A coalescence media is therefore typically considered to be functionally successful for breaking a given emulsion if the discontinuous phase preferentially adsorbs or is repelled and if the droplet phase has been coalesced into drops at the point of exit from the media that are sufficiently large to allow their separation from the continuous phase. Typically, the drops separate from the continuous phase as a function of density differences between the liquids involved. Conversely, a coalescence media is considered to be functionally unsuccessful for breaking an emulsion if the drops remain sufficiently small at the point of exit from the media that they remain entrained by the continuous phase and fail to separate.

Conventional fibrous, porous coalescence media are known which effectively remove over 90 wt. % of emulsified water from a hydrocarbon, when the hydrocarbon has an interfacial tension (γ) above 25 dynes/cm with water. If the hydrocarbon displays hydrocarbon-water interfacial tension below 25 dynes/cm (colloquially known as “sub-25 interfacial tension hydrocarbons”), the water-hydrocarbon emulsion is considerably more tenacious and the ability of prior art emulsion separation media to remove emulsified water diminishes dramatically to the point where 40-100 wt. % of emulsified water is allowed to pass into the end use without removal.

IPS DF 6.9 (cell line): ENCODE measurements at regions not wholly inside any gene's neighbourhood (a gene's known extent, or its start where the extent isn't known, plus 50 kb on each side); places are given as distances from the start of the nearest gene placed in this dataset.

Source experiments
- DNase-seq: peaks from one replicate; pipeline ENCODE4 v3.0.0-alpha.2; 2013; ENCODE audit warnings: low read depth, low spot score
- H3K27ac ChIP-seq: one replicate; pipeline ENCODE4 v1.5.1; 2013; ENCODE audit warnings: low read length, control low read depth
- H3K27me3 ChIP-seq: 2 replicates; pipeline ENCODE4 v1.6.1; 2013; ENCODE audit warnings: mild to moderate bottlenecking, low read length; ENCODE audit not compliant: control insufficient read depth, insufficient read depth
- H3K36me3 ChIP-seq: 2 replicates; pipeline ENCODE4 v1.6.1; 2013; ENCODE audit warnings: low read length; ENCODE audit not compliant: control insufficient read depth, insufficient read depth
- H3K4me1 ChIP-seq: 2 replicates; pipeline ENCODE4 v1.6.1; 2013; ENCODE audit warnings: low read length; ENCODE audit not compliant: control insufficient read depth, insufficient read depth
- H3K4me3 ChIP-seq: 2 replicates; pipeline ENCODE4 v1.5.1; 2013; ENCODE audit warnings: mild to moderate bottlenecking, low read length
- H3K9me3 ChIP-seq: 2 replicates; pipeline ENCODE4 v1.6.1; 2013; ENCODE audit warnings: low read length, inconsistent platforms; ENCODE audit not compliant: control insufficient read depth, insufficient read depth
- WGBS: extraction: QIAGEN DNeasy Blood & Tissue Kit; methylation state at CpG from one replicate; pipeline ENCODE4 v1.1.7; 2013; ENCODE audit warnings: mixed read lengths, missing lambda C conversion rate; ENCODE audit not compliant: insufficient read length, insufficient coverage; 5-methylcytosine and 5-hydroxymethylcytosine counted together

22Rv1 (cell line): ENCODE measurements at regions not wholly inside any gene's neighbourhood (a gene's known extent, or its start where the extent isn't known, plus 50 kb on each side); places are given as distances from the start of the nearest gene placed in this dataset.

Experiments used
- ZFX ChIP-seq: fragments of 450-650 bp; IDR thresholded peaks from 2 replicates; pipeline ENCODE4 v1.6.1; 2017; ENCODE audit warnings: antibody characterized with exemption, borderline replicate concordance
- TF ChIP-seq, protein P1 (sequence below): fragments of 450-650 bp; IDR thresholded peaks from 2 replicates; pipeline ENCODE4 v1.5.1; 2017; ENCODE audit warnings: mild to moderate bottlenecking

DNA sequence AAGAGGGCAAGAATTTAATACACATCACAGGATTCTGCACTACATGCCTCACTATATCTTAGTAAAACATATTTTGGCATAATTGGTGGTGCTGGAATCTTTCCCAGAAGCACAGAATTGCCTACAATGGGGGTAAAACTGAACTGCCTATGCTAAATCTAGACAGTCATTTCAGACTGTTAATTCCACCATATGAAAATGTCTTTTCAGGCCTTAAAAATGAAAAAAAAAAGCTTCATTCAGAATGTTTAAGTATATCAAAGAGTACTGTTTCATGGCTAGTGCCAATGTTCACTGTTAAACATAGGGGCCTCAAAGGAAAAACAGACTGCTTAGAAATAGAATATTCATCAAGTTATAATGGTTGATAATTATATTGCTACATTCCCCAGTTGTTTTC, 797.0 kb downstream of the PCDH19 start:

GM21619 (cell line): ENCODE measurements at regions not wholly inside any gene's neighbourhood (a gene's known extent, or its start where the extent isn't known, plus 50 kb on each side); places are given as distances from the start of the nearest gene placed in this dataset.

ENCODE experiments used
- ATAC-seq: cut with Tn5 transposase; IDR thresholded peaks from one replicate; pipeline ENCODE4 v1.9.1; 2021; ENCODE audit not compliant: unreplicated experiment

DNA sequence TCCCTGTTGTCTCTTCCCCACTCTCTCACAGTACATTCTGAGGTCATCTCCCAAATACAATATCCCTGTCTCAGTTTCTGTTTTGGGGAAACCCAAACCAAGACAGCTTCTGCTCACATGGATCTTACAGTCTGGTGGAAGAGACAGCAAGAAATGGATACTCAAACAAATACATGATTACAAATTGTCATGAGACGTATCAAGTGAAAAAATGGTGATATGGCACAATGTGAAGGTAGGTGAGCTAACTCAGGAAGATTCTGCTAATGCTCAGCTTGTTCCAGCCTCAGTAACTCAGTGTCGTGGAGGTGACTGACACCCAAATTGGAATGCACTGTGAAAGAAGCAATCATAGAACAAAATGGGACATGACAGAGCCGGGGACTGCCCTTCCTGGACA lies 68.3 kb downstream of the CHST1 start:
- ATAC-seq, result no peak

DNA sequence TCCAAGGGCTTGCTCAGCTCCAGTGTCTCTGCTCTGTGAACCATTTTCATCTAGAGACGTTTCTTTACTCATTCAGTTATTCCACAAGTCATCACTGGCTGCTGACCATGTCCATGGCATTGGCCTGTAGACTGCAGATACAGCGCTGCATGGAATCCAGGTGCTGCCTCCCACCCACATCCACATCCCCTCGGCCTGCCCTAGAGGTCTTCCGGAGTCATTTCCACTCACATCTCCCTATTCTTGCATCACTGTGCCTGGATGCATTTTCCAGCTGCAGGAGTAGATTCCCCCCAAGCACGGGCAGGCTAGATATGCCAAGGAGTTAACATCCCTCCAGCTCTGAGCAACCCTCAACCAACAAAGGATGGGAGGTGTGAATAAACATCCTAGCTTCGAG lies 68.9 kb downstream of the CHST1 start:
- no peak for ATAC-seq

A decrease in hydrocarbon interfacial tension occurs when the hydrocarbon is dosed with surfactants. In this regard, one root cause of prior art fibrous, porous coalescence media failure in sub-25 interfacial tension hydrocarbons is the presence of increased surfactancy. In cases of sub-25 interfacial tension hydrocarbons, emulsion separation requires more complex systems that often involve nested pleated elements, flow path controllers, wraps, and stilling chambers. The prior art is replete with examples of complex systems designed to manage difficult to separate water-hydrocarbon emulsions. Therefore the need for a universal media capable of emulsion separation irrespective of hydrocarbon-water interfacial tension or surfactant content is clear in the face of such complexity.